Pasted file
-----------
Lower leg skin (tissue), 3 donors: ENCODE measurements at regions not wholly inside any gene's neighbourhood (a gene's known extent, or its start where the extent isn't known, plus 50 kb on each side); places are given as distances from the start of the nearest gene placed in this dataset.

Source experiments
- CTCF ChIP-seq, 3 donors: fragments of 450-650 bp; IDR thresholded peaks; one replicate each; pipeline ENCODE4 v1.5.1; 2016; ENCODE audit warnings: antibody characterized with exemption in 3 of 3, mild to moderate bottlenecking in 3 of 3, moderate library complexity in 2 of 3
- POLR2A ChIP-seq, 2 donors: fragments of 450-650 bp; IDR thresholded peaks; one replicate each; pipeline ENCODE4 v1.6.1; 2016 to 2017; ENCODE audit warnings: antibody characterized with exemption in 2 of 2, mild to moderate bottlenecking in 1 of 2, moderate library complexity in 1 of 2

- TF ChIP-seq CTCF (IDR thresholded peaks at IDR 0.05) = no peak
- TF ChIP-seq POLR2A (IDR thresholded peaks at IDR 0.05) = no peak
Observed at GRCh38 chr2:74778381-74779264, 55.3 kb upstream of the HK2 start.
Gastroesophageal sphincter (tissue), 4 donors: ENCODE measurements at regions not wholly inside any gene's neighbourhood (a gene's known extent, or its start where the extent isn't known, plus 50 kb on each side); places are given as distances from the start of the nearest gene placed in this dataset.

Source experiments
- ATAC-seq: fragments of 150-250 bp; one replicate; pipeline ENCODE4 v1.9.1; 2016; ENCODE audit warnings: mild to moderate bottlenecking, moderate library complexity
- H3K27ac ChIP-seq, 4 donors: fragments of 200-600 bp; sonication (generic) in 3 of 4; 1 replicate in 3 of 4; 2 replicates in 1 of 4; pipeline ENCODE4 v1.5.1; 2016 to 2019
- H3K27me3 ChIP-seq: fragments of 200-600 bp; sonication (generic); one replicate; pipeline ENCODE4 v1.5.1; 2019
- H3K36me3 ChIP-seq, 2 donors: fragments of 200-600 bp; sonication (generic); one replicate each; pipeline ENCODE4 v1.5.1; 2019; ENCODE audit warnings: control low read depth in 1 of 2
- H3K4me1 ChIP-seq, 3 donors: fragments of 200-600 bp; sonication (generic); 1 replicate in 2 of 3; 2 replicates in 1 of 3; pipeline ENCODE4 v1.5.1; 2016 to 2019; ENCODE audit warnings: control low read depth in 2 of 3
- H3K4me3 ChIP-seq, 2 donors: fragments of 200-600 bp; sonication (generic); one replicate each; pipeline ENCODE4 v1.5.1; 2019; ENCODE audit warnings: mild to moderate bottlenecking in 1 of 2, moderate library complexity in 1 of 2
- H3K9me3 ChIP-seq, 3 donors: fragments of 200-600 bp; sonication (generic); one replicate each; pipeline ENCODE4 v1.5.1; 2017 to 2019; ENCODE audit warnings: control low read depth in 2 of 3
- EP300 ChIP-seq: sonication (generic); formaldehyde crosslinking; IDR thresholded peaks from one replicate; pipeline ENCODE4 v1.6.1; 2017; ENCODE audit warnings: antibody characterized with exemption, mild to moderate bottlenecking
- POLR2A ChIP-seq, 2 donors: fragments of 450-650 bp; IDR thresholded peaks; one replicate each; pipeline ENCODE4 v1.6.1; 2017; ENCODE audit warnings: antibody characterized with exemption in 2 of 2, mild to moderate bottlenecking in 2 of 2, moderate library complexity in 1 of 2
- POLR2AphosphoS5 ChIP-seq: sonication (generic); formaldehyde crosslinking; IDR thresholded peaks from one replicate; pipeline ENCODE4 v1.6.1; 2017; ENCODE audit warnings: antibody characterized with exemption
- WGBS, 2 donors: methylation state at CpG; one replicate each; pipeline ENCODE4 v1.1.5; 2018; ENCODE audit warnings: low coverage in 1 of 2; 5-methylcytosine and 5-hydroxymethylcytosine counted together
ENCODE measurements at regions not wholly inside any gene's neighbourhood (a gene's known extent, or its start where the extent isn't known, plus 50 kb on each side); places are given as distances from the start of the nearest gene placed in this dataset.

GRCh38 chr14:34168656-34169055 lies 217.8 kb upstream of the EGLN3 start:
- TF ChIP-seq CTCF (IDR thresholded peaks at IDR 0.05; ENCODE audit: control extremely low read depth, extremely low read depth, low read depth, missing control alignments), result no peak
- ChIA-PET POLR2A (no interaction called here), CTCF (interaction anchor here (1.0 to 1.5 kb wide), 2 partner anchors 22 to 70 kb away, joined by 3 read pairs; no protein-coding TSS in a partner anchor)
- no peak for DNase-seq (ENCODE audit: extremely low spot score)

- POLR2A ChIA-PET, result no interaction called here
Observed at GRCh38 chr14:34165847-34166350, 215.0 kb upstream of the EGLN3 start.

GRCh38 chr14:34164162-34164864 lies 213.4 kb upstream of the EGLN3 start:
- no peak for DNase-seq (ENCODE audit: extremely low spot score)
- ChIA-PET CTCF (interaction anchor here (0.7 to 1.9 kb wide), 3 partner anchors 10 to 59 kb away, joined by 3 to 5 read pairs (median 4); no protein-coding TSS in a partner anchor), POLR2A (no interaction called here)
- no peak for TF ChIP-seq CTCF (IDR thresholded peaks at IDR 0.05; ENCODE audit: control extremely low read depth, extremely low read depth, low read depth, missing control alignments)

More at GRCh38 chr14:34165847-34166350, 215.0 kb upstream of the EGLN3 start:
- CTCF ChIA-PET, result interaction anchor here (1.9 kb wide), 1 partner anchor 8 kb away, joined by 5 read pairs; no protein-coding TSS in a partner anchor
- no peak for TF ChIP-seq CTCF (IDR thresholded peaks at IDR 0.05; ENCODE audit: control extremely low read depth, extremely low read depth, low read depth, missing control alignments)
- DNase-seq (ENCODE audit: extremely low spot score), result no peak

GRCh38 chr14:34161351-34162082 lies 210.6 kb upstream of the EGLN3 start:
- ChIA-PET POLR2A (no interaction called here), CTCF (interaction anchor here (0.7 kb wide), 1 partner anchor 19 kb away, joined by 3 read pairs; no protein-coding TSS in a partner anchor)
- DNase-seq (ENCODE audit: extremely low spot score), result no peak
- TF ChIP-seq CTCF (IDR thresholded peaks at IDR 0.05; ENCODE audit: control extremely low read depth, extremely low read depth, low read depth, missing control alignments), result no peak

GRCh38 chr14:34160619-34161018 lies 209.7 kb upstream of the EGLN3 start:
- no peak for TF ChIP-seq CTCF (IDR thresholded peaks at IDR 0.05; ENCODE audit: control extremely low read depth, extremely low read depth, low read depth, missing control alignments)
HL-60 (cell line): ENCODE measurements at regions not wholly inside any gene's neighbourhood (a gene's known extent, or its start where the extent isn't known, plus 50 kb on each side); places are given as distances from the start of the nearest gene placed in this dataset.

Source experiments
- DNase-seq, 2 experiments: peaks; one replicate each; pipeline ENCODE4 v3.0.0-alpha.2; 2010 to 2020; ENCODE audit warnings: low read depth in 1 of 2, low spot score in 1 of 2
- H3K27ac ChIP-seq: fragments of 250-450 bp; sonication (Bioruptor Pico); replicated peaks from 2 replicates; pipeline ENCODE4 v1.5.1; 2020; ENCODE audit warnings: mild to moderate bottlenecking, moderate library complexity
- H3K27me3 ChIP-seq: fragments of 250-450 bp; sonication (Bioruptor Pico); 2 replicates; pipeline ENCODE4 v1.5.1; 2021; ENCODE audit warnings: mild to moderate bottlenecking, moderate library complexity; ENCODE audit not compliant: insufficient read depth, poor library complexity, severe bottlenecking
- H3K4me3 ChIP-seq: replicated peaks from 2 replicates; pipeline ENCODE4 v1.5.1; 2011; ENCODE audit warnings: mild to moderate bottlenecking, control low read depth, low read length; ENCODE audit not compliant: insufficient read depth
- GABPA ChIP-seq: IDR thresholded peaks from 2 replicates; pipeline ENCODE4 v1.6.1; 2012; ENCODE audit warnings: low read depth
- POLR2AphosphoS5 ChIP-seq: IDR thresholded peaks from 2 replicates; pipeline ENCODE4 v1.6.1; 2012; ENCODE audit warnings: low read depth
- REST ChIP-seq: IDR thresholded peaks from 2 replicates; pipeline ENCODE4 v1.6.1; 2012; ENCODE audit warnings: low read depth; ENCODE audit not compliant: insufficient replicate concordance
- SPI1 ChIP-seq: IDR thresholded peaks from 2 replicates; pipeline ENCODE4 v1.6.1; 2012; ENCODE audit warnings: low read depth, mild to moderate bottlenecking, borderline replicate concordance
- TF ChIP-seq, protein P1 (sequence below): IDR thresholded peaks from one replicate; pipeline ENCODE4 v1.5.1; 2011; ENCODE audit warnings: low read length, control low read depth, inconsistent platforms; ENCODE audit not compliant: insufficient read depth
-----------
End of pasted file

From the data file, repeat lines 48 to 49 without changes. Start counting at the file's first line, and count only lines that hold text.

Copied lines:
- GABPA ChIP-seq: IDR thresholded peaks from 2 replicates; pipeline ENCODE4 v1.6.1; 2012; ENCODE audit warnings: low read depth
- POLR2AphosphoS5 ChIP-seq: IDR thresholded peaks from 2 replicates; pipeline ENCODE4 v1.6.1; 2012; ENCODE audit warnings: low read depth